Life Writing Course connects generations

Laurier offers an English course aimed at building relationships between students and senior community members.


The course, EN420Z: Early American Life Writing, is another way that students are able to interact with the Brantford community. Dr. Michael Ackerman, EN420Z professor and member of the Grand River Council on Aging, said it is centered on a course in life writing. It also aims to reinforce the idea that “intergenerational dialogue” is a valuable practice for all involved.


“Both the students and the community members have something to offer to each other. They contribute mutually to each other’s education. “


It has three main components: experience, theory and history. The experience comes from students working on various life-writing projects, either on their own or with seniors from the community. The theory comes from the textbook, which the students study for one hour every week. The history comes from looking at early American examples of autobiographies until the 1900s.


The course was designed by Dr.  Ackerman in partnership with the Grand River Council on Aging (GRCOA).  Dr. Ackerman said that serving on the board has made him aware of the large senior population in Brantford.


“This is another step in Laurier’s attempt to engage in the local community.”


A change came about when the Children’s Museum in Kitchener/Waterloo contacted Dr. Ackerman after seeing countless news stories on the course. The museum said they are doing an exhibit on Aging and Storytelling, and offered Dr. Ackerman’s class a chance to submit their life narrative projects to the exhibit.


Student and community member feedback has been “extremely positive,” according to Dr. Ackerman. He said within the first two weeks. students and community members asked to spend more time together.


Kathryn Poirier, a student of EN420Z and board member on the Grand River Council on Aging said “Right away when Dr. Ackerman presented this to the Council on Aging at Laurier, I knew that I wanted to become involved.”


Poirier is still deciding what her project will look like. She said her mother passed away four years ago and she would like to write letters to heaven for her. “It’s not anything deep like, why did you do this or why didn’t you do this. Just more conversations that I really miss with my mom,” she said.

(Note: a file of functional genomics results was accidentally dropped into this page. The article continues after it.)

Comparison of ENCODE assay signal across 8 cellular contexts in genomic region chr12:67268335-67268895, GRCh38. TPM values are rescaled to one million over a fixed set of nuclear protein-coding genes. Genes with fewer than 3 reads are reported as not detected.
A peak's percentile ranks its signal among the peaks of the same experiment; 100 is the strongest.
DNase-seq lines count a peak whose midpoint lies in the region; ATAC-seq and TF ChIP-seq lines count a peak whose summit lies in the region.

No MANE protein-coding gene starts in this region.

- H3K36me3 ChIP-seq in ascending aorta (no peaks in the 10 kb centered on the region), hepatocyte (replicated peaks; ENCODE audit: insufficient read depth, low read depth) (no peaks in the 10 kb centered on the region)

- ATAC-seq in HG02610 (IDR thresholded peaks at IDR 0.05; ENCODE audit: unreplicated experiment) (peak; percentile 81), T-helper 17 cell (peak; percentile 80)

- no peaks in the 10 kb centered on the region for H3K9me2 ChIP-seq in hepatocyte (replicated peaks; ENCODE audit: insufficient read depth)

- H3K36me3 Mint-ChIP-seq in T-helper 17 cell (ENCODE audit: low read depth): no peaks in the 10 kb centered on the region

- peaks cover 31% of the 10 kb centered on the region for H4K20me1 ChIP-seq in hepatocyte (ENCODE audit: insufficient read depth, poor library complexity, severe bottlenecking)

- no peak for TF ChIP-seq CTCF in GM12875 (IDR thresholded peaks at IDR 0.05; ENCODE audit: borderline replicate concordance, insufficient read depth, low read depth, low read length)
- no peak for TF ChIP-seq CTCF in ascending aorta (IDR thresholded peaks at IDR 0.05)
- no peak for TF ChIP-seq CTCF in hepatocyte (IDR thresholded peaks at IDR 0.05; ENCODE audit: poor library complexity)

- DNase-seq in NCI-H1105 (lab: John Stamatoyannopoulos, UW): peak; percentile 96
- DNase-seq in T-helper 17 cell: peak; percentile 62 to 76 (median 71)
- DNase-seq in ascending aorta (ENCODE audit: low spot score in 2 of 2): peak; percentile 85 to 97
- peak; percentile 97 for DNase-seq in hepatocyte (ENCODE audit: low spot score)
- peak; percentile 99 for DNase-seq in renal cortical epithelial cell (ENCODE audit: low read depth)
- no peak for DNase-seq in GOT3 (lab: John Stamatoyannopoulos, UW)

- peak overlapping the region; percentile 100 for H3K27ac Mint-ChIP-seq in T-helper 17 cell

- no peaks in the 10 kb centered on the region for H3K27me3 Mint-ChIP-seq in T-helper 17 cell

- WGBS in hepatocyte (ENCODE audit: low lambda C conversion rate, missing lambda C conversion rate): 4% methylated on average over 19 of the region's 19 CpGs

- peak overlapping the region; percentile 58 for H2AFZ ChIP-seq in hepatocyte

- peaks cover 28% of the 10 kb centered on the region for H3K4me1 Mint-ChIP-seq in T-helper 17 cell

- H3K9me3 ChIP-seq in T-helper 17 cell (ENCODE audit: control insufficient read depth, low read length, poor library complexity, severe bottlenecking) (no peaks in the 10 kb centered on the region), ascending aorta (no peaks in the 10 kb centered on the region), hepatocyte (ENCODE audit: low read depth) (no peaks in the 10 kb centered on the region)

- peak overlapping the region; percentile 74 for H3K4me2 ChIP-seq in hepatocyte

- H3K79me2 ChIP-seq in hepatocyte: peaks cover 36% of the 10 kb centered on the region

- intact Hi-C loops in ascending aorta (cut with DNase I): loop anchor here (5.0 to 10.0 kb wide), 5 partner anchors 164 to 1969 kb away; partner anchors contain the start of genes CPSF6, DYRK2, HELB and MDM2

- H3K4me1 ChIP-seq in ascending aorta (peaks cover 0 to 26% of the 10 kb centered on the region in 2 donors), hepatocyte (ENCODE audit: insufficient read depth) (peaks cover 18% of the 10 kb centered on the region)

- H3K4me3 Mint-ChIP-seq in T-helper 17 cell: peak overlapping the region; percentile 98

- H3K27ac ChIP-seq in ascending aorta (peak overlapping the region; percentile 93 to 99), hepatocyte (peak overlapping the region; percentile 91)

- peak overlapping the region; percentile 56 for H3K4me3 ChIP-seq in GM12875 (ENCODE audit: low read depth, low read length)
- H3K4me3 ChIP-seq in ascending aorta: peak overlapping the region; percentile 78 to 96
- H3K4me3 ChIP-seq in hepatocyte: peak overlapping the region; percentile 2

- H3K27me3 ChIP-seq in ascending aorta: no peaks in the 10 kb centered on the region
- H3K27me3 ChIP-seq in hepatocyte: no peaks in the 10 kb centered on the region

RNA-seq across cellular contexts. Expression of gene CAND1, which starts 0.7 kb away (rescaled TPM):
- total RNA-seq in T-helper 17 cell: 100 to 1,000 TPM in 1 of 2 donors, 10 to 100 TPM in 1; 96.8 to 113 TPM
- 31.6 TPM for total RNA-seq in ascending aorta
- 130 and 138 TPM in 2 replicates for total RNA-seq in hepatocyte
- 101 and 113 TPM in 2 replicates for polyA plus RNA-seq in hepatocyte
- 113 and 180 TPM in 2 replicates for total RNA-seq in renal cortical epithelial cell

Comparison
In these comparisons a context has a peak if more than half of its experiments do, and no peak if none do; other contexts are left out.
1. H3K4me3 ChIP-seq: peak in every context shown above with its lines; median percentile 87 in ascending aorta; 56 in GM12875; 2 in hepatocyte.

Poirier said, “I think it is important for the community to know that here we have academia partnering with a non-profit to bring something of this nature, with this value to the community.”


Nicole De Soysa, another student of EN420Z, said “It is a really enjoyable class structure; half of the class is dedicated to working with the community members and the other half is dedicated to the textbook learning and presentations.”


De Soysa is working with Claire, a visually impaired community member to help write her life story using pictures. Claire is using the project to create a scrapbook-type project to give to her grandchildren. De Soysa said Claire brings pictures to the class, tells her the story and De Soysa writes them down. She will then gather the stories, edit them and put them into a book to read aloud to Claire before the project is fully complete.


“The purpose of it is to see the positives in life, no matter what difficulties you have.”


If any students or community members are interested in being a part of the class or other Laurier community initiatives, they are encouraged to contact Dr. Ackerman at

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